The wind whistles through the branches of the enormous oak over Windrise, before playfully dropping an origami crane on Venti’s lap. He opens his eyes and inspects the crane. Hm. Another letter from Kazuha? Some careful unfolding later, he reads slowly through Kazuha’s words.
Anegimi has chosen the Crux fleet’s summer courses. Should the winds guide our passage, we may pass the waters of Sumeru and Snezhnaya. If not, Natlan and the seas of Mondstadt and Liyue. Or so it is said. She husbands our resources.
In honour of the wind that chooses our sea-roads, Venti, a short verse for you.
Summer winds blow
Promising a swift fair tide
Ships wait, sails unfurled
A fair poem, Venti thinks. Ah, what to reply...
He flits over to his favourite grove of apple trees in the Dawn Winery’s valley, filching a crisp early fruit to nibble on while thinking. Then goes to Starsnatch cliff, and savours the sea-winds while considering his words. Finally, Venti sits in the Angel’s Share, and writes his reply over his first and only glass of dandelion wine for the night. Then folds up the parchment into a bird’s tiney shape, and sings coaxingly to his wind-siblings. ‘ For the windblessed child of autumn maple, Kaedehara Kazuha, with the far ranging Crux fleet. Probably still near Liyue’s seas. ’
“Kazuha! Letter for you!” Captain Beidou shouts from the deck. Kazuha looks down from where he’s perched in the crow’s nest. Letter? But they were three days’ sail out of Liyue Harbour. Unless....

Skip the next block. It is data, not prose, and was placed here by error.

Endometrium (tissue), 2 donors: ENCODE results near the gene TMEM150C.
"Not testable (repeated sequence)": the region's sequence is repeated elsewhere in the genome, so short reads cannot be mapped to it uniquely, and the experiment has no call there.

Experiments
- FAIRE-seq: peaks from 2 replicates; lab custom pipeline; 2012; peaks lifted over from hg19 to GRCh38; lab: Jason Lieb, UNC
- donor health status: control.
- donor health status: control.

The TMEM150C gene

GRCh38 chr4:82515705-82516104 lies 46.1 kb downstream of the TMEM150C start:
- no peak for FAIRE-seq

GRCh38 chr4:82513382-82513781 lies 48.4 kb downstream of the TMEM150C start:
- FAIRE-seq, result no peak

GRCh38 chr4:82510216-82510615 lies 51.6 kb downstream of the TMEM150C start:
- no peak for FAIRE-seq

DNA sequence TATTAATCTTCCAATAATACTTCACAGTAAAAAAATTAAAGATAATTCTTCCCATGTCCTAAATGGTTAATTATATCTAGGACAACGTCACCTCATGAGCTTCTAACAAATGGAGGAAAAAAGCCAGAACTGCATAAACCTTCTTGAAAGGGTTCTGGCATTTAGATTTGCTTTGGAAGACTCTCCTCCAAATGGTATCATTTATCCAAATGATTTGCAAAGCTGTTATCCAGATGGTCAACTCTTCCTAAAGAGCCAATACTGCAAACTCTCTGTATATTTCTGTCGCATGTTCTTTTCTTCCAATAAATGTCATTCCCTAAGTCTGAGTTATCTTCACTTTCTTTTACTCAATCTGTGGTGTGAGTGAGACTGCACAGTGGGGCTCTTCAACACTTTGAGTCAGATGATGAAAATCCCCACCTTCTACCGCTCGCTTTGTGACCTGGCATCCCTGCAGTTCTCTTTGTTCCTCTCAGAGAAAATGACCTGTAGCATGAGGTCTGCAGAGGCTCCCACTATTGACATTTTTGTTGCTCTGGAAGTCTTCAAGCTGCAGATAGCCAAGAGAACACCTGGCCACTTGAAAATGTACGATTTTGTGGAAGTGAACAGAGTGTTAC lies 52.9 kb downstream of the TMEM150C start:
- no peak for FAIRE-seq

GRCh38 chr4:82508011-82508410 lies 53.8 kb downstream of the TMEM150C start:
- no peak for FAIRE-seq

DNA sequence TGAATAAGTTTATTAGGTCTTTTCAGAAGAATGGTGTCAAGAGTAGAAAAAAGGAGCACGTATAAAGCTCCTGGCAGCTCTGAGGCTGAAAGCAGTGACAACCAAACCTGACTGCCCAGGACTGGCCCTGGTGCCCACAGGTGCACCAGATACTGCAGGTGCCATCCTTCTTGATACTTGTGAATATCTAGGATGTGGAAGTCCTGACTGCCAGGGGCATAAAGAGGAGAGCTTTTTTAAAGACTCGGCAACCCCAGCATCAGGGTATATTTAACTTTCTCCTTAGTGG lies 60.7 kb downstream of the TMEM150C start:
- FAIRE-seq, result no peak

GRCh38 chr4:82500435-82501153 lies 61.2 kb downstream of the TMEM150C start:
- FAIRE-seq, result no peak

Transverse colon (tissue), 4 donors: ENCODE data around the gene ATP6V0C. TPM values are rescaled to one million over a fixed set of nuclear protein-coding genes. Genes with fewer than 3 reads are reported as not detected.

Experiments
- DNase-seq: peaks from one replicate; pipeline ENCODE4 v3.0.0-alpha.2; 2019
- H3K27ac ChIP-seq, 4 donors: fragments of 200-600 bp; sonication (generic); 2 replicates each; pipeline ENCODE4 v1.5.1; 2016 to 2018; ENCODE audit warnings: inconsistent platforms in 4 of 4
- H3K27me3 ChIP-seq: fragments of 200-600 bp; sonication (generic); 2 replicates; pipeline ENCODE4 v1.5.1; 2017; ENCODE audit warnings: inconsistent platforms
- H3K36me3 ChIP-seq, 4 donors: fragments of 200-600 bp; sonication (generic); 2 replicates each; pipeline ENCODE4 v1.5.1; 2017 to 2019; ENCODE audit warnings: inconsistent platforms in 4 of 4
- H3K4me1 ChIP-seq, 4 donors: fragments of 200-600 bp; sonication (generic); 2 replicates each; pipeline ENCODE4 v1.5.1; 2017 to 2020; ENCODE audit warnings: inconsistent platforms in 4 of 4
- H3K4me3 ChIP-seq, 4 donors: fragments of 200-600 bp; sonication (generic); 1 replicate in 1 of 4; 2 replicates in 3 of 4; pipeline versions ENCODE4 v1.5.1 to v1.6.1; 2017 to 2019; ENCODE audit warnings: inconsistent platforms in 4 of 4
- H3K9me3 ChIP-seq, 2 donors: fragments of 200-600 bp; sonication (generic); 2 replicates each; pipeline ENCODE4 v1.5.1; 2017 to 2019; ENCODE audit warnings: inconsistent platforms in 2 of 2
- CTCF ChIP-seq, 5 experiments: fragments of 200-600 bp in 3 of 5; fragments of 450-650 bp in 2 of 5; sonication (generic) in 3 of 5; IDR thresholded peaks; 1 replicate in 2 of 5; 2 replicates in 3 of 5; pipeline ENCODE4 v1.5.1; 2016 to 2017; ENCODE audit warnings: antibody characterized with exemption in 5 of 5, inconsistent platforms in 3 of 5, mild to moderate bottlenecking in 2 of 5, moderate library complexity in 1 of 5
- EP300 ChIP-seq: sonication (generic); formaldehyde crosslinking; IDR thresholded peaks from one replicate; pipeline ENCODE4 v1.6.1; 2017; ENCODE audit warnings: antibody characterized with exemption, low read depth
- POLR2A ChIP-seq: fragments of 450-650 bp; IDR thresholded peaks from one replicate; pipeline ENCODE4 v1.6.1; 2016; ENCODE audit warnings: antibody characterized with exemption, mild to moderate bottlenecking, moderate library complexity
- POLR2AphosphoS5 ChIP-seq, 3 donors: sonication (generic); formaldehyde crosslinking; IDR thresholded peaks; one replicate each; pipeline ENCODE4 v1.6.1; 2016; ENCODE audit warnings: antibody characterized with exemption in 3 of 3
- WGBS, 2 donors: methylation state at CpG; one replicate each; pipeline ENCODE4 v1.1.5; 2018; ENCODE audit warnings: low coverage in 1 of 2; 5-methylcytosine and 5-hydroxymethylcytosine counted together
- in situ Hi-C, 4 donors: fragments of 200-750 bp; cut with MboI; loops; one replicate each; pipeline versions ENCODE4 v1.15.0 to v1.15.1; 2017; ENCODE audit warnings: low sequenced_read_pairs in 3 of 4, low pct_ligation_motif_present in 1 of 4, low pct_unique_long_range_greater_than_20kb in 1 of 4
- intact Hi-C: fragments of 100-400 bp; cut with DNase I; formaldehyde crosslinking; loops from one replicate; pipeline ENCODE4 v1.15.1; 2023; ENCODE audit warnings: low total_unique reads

He leaps down, the wind cushioning his landing, and looks up at Beidou. “A letter?”
“Yes!” She chuckles as she passes him a tightly folded paper bird. “Your friend must be something special, Kazuha, to send letters on the wind like this.”
“I wouldn’t be able to say for sure.” Kazuha says quietly. “The only identity he would claim was that of a bard of Mondstadt. It was his idea, too, to ask the winds to carry our words to each other, and so far the winds have been pleased to aid us so.”
Beidou pins him with a penetrating look. “And what do you write to each other, Kazuha?”
“Mostly poetry, Anegimi,” Kazuha says politely. “Anything else is only what is common knowledge by the time we set sail.”
Beidou taps him on his shoulder. “That wasn’t my worry. I trust your care and discretion, Kazuha. But this Mondstadt poet... to go to such lengths to remain in contact...”
Kazuha looks down. “He has asked nothing that I do not already give to the wind in verse. Though... perhaps this is only my wild thought. He bears a Vision of Anemo, but it is a fake one – not even a minor focus. The wind comes at his whim, at his passing thought. This Venti... at the very least, he is some kind of wind spirit. Who just wants whatever poetry I care to share with the wind.”
“Hm.” Beidou hums consideringly. “Going to write a reply now?”
“After my watch-shift, captain.”
Later, perched on the relative privacy of the bowsprit to feel the wind and think, Kazuha considers his reply. Poetry, yes, Venti’s hoped for poetry, but the topic... He considers the foaming waves that the Crux fleet sails over. Perhaps...
Later, by moonlight, he pens long and short verses from the inspiration of the waves, then folds them up and asks the wind, softly, “Bear this to Venti, please?”
And without Kazuha’s willing it through his Vision, the wind responds, playfully swirling around him and then lifting the letter up into the air. In moments, the frail sheets of paper are out of sight.